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September's Launch article features Orchid Health, BuddyUp and Inter-Europe Consulting.


Insurance not accepted

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Company: Orchid Health
Founders: Oliver Alexander & Orion Falvey
Headquarters: Oakridge
Launched: 2014

As the troubled Cover Oregon health insurance exchange continues to grab headlines, two University of Oregon graduates have quietly developed an offbeat alternative — one that eschews health insurance altogether.

0914 launch photo-1Oliver Alexander and Orion Falvey opened the first Orchid Health clinic in Oakridge, an hour’s drive from the nearest health care facility. For a flat-rate monthly fee, patients get unlimited access to their doctors.

“We describe it as a membership model, but you’re not buying a membership; you’re buying long-term health care,” says Alexander, 22. “You can see us as many times as you want, talk to your doctors on the phone, email them pictures of a rash. You get care in more efficient ways.”

Orchid Health accepts Medicaid and Medicare Part B but not health insurance. The latter increases overhead, Alexander says.

Recruiting a lead care provider was the startup’s biggest challenge. Applicants were leery of working for a direct primary care clinic, according to Alexander. But the benefits of the new model outweighed such concerns. “By not working with an insurance-based clinic,” Alexander says, “providers get to go back to doing what they love to do: providing high-quality care for their patients.”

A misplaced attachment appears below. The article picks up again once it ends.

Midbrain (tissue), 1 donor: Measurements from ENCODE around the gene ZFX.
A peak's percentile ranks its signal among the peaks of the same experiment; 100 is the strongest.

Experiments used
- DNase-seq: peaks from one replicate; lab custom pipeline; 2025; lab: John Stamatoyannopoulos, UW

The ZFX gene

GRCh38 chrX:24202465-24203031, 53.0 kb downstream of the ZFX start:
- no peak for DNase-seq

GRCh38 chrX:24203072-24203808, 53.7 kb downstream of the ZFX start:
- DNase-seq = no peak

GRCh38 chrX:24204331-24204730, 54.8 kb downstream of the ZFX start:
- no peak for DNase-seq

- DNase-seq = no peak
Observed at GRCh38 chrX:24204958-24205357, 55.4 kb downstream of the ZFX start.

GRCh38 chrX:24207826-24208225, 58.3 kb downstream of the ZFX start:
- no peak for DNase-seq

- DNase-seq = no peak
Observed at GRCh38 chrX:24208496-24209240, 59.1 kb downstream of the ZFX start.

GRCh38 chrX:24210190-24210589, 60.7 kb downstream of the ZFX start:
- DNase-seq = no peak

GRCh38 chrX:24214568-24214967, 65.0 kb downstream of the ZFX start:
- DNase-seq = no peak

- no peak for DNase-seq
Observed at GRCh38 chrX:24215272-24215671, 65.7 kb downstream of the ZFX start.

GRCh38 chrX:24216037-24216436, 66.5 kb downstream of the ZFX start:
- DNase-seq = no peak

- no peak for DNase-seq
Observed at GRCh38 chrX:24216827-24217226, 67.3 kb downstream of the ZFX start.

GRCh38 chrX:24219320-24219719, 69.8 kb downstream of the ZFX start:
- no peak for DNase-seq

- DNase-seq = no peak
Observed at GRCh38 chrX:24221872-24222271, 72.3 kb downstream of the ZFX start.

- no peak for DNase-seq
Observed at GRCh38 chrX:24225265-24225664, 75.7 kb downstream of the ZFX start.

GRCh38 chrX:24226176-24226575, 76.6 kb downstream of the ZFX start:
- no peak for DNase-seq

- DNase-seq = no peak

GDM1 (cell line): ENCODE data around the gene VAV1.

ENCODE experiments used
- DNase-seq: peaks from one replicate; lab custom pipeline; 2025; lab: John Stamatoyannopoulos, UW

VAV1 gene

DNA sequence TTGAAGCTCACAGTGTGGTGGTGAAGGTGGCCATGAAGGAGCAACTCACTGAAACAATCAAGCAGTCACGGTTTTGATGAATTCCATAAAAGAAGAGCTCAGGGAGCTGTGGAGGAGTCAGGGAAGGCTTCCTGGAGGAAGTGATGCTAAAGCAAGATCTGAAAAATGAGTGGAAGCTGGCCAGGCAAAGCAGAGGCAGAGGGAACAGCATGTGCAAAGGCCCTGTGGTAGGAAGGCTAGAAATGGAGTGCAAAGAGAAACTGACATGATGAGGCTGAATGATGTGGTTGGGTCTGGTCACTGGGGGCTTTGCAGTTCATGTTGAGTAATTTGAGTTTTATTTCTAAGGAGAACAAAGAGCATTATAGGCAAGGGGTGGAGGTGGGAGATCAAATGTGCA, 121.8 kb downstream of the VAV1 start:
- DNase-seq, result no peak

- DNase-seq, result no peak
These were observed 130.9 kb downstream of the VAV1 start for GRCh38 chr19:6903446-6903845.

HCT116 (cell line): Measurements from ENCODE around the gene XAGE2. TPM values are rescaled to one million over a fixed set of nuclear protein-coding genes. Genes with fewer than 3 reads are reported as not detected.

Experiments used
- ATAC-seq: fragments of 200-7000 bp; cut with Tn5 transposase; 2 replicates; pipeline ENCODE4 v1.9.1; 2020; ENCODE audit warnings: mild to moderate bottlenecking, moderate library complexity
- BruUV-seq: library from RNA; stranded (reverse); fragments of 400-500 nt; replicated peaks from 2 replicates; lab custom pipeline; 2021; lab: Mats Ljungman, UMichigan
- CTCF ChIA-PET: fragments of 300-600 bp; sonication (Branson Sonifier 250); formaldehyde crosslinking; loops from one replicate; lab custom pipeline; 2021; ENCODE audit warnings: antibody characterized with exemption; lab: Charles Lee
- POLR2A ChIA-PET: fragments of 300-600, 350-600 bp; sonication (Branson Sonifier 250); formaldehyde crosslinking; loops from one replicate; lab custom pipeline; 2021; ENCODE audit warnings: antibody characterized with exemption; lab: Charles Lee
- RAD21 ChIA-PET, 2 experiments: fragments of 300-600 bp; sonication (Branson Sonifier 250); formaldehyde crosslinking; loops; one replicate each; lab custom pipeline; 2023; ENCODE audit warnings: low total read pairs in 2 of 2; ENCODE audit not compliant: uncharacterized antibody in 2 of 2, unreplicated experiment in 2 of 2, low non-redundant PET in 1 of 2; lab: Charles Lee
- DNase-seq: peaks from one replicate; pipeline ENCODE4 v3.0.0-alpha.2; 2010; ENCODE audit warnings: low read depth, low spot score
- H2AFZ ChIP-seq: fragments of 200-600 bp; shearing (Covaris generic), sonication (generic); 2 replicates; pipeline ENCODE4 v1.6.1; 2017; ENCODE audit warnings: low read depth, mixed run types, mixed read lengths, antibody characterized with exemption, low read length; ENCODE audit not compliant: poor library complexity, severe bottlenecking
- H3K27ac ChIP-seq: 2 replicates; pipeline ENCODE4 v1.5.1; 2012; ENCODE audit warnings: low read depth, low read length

Orchid Health doctors see a maximum of 18 patients daily and spend a minimum of 20 minutes with each patient.

Alexander and his partner plan to replicate the model in other small towns. But their current focus is getting patients to prioritize prevention-based primary care. “We’re trying to improve people’s health and save them money.”

Money Trail
So far the pair has raised roughly $250,000 through grants, crowd-funding and private investment. The city of Oakridge contributed $11,000.

“Our patients can literally take a picture [of their ailment], go online, upload a picture of their rash and send it to their doctor,” says Alexander. “The doctor has convenient access at the clinic, so they can sit down, review [the photos], and e-prescribe the topical cream so the patient can pick up what’s needed.”

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